They are supremely “I am” people.  It is a subtle mix of Eastern Mysticism, Satanism and idiocy, as far as I’m concerned.  They refuse to look into the heavens and see that God is there, even when the Bible says that nature itself teaches us otherwise.  Either this is because it convicts them, or out of ignorance, or of fear.

This reminds me of one leader who was terrified of hell.  So he began a religion that did away with hell, renaming it “Hades” (representing the grave only.)

If you can’t teach about hell, you can’t teach about heaven.  If you can’t teach about heaven, can’t teach about salvation.  

In the American Baptist churches we hear a lot about the “Nominal Christians” that come to services only on Easter and Christmas.  What are they all about?      

The nations that fall are destroyed from the inside.  The United States is falling apart not from the outside influences, but from us.  A church does the same thing.  People get involved, get baptized, then someone says something that hurts their feelings, and they don’t come back.  They don’t live what they should during the week as a result. 

Christians are a separate people.  (Ron imitates a man pouring liquid into a container as he speaks.)  You take one drop of sewage and drop it into a jar of clean water; no one wants to drink it.  Similarly, you can’t mix the world with the church.  God let us know that, as in Revelation, he is not above coming to the church and removing his candlestick from it, meaning his spirit.           

 

Why do the American Baptists and your school have missions in other states in this country as well as foreign nations?

A lot of places in this country do not have solid Bible teaching.  Our preachers go out into some states with no ABA church in the entire state.  They do not know about salvation by grace, or closed communion, or the simple truths of the gospel.  They have heard a lot of fancy high-toned mumbo-jumbo that is not correct.  Seminaries are guilty of trying to make show-offs with Hebrew and Greek proficiency, but no teaching.  That is why we teach our students simple truths.  We tell people about the Lord.  “Preach it like you would to a child,” I tell them.  Children are a very precious commodity to us.  It is just as important that they understand as well as the adults.  Without them we would perish as a religion. 

What are some issues today talked about that were not discussed in past years due to the change in the average lay person’s lifestyle?      

Well. . .(He laughs) the average lay person spends more time in front of TV than outside.  Unfortunately, we have to battle the television.  That’s our number one battle.  Satan is using that (uh) so it pushes homosexuality and like things and it so reinforces that.  It is a job trying to undo that type of brainwashing.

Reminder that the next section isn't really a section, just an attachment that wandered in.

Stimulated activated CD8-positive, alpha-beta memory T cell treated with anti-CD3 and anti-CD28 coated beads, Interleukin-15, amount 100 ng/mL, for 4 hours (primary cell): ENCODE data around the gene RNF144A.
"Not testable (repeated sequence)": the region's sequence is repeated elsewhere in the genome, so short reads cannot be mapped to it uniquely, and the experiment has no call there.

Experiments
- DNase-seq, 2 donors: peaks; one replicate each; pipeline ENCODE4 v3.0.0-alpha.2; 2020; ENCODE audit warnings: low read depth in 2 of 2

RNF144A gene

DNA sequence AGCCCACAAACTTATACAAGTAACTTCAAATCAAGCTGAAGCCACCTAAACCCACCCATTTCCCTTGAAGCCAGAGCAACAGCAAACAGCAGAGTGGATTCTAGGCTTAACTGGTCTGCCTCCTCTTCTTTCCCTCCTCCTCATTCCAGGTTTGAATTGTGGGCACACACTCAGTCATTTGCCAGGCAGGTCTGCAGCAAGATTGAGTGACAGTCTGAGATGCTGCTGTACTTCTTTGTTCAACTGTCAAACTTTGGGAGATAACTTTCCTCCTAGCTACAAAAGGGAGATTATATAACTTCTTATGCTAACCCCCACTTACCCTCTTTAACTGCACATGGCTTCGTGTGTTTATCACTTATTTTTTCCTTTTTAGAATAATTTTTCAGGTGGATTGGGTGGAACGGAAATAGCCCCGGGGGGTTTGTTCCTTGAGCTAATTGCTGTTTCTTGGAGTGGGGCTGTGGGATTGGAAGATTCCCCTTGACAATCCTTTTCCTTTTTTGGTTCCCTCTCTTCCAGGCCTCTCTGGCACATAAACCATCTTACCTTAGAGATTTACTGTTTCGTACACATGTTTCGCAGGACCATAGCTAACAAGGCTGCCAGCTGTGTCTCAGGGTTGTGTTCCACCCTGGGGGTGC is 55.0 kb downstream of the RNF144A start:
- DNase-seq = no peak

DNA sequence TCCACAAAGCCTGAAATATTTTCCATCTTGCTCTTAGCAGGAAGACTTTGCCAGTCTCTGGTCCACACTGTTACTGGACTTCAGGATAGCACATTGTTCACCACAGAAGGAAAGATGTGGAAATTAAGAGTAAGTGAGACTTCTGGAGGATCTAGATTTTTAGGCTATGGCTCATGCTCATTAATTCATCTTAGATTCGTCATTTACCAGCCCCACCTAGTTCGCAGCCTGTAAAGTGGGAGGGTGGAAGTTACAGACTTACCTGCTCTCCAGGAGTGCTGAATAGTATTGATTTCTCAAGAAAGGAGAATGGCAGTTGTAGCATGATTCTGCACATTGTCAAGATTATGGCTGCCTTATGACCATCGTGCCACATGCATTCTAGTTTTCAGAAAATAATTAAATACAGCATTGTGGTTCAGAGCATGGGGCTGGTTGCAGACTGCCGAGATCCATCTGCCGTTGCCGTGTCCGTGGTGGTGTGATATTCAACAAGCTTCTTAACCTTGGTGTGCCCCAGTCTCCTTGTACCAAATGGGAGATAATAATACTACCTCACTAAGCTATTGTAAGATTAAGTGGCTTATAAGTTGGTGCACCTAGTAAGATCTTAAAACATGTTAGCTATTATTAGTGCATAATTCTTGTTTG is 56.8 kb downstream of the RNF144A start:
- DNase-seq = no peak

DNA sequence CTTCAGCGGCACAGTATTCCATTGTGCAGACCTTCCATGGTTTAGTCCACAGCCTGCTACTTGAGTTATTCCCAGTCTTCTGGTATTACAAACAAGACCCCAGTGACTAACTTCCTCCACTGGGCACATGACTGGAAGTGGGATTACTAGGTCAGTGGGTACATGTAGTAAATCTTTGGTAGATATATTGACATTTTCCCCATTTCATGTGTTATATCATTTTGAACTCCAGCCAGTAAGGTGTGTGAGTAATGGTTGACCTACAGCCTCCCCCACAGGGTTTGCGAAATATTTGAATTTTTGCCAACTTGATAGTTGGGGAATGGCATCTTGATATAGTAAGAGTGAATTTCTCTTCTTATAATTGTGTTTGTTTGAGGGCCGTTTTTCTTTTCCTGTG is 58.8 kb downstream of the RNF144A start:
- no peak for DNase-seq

You know, television is perfect every time a show is broadcast over the airwaves, with paid professionals.   We, on the other hand, are just regular people and we do the best we can.  It is good to remember that television is just not real.   People are!

Like I tell people that are looking for a perfect church: “Don’t you go and join a perfect church, cause when you join, it won’t be perfect anymore!”  Now that’s the truth! 

The church and politics, should they mix?          

The country was founded on religion.  The Bible was the foundation of the government.  The church should promote good morals.  But, you know, today the church is not allowed to endorse any candidates or their tax exempt status can be taken away.  If churches had done what they should have in the past and followed Biblical examples, we wouldn’t have come to this.  We are becoming a liberal godless nation. 

You know it is a shame that we can have homosexual marches and the million-man march go right down Main Street, but we can’t put up a manger scene in town square because it is against the law. 


If you are interested in obtaining information or attending classes at the Oxford Baptist Institute, you may contact Ron Provence, the President at: 

OXFORD BAPTIST INSTITUTE
2885 S Lamar Boulevard
Oxford, MS 38655-0534
or call: 662-234-2327

Article is by Robert L. Hall - raised in and currently living outside Memphis, TN., writes crime mysteries and tales of a youth with adventures in horsemanship. His books are Mid-South based. Mr. Hall also is a contributing writer for the on-line journal, When Falls the Coliseum , a self-described “Journal of American Culture (or the lack thereof)” at www.wfthecoliseum.com.

A trained musician with a Bachelor of Music degree from the University of Memphis and Master of Music degree from Florida State University, he is staff pianist at Trinity Baptist Church in West Memphis and has taught music courses at three institutions of higher learning.

© 2000 Robert L. Hall, All Rights Reserved